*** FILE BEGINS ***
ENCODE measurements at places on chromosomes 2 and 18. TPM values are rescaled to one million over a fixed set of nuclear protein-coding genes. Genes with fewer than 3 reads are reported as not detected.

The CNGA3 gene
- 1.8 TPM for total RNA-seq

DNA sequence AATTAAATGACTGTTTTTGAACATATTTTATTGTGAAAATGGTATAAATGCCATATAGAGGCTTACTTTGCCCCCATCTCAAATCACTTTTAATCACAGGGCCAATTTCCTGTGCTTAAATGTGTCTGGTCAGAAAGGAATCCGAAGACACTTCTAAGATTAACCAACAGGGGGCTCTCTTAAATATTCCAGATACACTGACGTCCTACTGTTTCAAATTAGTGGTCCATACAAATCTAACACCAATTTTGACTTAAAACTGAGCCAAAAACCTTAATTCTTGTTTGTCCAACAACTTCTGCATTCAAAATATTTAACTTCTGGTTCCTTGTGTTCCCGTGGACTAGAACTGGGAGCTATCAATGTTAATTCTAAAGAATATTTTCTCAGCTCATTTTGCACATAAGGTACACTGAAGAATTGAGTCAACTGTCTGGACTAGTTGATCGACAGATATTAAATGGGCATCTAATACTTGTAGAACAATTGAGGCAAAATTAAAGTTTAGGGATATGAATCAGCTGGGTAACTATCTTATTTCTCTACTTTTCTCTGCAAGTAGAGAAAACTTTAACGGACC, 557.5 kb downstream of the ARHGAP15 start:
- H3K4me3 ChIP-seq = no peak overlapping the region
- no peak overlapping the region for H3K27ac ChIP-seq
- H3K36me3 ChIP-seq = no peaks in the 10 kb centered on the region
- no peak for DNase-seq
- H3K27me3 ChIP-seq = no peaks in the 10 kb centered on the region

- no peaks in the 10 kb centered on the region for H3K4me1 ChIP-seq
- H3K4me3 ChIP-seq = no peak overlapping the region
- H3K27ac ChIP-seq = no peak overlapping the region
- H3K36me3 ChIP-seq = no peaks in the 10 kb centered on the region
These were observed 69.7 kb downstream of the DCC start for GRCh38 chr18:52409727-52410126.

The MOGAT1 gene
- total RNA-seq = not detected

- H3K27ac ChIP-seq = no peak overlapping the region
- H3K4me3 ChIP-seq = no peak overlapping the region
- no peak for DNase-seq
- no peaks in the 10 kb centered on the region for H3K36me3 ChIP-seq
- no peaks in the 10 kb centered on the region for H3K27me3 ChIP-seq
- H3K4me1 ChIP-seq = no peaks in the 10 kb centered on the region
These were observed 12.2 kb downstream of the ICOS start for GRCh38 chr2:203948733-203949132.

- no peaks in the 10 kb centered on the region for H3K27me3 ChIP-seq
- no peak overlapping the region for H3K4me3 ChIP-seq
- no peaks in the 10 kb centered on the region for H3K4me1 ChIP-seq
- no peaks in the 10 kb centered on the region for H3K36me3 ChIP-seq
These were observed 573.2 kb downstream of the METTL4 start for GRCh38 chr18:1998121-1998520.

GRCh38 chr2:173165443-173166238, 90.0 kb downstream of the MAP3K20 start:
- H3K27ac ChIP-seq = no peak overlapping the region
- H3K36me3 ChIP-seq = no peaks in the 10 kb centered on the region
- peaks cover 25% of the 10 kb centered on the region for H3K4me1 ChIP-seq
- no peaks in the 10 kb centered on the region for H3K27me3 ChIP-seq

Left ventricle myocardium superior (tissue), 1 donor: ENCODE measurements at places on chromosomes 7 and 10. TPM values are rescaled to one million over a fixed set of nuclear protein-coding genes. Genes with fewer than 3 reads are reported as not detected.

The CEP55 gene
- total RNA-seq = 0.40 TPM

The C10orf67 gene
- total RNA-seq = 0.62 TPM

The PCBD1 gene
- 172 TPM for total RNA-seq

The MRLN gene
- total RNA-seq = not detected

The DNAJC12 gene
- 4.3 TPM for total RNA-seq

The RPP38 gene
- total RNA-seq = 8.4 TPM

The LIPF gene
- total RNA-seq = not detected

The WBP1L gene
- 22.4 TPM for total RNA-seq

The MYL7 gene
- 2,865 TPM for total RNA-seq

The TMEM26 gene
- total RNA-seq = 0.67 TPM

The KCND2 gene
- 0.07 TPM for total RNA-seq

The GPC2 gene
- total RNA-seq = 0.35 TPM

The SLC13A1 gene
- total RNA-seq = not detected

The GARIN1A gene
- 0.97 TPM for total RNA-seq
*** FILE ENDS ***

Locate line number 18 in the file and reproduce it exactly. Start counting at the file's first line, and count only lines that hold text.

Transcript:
- H3K4me3 ChIP-seq = no peak overlapping the region